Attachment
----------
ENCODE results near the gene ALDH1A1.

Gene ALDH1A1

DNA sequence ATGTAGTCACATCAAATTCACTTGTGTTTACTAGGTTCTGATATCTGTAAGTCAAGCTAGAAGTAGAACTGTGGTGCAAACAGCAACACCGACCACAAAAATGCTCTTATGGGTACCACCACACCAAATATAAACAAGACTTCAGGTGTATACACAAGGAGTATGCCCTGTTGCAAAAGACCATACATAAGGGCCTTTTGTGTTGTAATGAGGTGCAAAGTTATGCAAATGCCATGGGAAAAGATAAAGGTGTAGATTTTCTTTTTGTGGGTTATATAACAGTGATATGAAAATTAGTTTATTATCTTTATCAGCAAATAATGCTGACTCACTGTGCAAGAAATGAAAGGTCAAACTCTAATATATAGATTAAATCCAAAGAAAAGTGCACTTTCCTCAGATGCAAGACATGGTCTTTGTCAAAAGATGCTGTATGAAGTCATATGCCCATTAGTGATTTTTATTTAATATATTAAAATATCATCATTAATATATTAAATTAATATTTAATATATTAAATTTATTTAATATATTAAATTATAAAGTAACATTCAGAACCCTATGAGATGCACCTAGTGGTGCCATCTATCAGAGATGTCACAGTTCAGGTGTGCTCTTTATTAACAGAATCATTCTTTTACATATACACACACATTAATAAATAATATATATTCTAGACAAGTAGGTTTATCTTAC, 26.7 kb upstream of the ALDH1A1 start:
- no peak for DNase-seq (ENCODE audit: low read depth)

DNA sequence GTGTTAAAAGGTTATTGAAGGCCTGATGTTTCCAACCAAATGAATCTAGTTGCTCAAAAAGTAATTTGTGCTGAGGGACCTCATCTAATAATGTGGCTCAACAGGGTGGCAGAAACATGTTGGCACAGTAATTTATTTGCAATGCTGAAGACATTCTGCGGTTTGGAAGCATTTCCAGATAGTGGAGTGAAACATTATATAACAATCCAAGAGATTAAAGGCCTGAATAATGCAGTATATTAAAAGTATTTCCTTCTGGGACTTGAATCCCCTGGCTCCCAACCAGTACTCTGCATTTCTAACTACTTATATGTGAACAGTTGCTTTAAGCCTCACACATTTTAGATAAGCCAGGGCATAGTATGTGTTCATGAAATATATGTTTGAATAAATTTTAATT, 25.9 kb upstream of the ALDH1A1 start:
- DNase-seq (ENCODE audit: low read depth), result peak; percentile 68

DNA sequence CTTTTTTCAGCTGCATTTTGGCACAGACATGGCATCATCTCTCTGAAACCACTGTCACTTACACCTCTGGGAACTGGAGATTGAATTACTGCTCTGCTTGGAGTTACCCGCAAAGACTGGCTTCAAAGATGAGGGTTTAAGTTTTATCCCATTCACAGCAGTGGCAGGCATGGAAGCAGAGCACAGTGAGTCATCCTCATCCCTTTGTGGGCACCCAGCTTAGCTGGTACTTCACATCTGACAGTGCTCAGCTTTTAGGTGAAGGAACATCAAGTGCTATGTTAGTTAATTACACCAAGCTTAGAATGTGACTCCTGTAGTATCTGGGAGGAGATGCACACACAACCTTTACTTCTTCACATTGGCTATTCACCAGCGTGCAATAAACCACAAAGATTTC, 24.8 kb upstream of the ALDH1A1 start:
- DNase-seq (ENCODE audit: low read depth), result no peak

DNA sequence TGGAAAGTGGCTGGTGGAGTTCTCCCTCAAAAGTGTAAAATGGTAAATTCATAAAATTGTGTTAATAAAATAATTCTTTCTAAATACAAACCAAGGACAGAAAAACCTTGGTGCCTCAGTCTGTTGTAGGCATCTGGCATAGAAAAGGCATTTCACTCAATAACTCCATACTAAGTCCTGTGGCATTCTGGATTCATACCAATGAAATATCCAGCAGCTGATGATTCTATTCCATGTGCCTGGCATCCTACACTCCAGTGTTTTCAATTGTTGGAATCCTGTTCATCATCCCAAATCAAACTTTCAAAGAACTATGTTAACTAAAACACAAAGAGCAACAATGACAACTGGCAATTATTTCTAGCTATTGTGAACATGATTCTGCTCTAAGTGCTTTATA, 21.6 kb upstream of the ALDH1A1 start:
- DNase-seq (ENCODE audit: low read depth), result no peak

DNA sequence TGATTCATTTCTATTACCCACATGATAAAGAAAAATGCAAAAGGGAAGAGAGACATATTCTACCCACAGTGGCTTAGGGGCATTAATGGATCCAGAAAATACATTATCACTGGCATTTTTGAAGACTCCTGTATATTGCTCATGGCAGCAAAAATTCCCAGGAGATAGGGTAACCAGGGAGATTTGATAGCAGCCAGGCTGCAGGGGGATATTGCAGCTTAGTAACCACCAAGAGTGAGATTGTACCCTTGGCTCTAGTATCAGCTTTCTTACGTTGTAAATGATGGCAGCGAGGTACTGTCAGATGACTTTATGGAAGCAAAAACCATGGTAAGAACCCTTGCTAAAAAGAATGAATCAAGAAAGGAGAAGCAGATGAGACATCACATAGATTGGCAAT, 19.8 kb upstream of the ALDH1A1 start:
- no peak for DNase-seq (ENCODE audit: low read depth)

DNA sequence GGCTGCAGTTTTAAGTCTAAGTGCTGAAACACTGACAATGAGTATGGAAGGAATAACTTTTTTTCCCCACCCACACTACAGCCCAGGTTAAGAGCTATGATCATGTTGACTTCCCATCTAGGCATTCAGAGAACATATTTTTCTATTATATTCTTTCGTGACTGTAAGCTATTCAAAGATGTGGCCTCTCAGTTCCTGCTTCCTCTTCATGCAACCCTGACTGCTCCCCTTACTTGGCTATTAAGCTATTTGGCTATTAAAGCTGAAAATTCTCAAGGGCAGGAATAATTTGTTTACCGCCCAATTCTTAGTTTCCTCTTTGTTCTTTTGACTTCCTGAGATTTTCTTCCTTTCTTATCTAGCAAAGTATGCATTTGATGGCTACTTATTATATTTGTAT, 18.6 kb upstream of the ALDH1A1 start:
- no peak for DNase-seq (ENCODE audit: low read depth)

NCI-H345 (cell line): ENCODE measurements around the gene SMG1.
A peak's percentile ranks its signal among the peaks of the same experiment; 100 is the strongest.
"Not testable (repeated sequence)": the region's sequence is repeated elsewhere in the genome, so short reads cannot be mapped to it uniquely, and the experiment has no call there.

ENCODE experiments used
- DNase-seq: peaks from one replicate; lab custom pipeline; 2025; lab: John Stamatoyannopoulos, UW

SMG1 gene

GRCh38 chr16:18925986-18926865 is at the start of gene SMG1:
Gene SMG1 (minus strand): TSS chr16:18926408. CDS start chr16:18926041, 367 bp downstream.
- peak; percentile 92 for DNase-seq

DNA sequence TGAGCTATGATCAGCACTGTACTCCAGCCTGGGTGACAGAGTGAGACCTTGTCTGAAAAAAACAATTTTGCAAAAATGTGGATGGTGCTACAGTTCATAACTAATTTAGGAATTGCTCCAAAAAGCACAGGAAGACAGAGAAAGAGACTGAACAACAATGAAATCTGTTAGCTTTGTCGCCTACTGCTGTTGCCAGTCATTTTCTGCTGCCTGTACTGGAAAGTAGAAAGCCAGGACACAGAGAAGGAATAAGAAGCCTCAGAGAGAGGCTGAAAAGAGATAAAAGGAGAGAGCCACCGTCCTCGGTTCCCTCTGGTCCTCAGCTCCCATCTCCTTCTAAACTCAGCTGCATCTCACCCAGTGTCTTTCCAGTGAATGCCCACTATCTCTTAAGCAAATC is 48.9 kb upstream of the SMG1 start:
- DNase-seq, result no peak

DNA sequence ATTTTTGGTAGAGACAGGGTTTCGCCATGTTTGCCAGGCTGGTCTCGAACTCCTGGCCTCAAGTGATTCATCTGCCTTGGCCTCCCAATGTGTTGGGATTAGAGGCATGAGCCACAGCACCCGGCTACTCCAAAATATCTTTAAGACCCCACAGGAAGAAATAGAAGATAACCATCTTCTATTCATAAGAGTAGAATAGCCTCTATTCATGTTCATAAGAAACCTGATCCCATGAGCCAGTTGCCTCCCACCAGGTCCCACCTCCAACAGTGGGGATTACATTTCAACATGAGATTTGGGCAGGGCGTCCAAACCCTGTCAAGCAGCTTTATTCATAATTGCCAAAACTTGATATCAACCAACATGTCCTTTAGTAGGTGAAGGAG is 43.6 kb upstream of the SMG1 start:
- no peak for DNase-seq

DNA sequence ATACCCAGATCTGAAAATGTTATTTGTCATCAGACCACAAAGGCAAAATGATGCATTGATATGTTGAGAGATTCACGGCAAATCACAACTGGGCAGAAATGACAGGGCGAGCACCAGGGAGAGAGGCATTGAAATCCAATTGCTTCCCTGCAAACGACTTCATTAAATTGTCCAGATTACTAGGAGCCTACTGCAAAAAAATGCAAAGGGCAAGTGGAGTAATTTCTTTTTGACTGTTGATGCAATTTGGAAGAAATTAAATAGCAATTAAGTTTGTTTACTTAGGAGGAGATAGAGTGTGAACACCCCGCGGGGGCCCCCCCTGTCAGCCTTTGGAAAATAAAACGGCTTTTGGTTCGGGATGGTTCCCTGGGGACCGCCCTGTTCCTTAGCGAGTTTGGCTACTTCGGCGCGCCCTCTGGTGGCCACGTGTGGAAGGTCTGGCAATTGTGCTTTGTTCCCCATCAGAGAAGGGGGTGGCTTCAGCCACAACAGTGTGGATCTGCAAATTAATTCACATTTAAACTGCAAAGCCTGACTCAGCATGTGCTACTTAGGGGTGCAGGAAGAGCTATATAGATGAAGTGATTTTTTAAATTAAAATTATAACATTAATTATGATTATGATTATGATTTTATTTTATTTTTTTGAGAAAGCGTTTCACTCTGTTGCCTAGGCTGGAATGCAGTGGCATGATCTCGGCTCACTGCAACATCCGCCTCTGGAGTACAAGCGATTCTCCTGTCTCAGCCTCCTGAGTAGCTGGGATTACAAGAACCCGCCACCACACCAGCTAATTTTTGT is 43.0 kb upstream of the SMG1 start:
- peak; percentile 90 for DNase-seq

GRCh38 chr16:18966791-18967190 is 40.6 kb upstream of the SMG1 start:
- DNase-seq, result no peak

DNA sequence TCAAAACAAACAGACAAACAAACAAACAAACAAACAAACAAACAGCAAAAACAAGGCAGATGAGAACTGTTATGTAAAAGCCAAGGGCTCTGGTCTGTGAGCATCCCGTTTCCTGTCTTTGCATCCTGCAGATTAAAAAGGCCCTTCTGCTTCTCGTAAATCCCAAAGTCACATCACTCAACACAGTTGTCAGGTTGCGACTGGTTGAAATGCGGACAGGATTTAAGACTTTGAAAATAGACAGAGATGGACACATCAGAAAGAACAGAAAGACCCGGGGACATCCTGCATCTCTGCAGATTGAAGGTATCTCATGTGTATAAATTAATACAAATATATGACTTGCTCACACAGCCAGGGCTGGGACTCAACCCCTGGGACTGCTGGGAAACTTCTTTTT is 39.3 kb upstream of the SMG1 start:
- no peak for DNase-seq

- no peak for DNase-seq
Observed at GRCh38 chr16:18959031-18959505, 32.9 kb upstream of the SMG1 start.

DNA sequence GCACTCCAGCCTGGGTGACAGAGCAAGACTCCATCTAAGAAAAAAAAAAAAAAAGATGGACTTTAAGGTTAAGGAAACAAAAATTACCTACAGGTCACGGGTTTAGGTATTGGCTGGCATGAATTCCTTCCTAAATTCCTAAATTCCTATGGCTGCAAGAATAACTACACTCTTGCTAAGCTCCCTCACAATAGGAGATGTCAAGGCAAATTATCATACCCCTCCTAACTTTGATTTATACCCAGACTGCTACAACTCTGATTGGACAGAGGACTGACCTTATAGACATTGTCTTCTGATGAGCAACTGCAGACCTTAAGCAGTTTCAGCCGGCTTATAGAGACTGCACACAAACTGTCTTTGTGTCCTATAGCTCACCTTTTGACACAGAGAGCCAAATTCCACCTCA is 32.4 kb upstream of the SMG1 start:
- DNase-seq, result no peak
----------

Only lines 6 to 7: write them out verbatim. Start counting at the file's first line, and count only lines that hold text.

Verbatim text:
- DNase-seq (ENCODE audit: low read depth), result peak; percentile 68

DNA sequence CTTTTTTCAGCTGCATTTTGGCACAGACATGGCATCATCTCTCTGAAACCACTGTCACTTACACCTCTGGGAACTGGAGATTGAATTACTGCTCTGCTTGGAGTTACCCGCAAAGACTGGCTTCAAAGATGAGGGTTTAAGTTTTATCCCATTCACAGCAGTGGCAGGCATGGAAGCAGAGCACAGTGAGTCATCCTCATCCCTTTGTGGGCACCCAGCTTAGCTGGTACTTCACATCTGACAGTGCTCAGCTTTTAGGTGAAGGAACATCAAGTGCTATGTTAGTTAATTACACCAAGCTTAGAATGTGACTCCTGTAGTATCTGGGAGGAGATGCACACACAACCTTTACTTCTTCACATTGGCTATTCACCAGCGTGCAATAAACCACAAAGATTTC, 24.8 kb upstream of the ALDH1A1 start: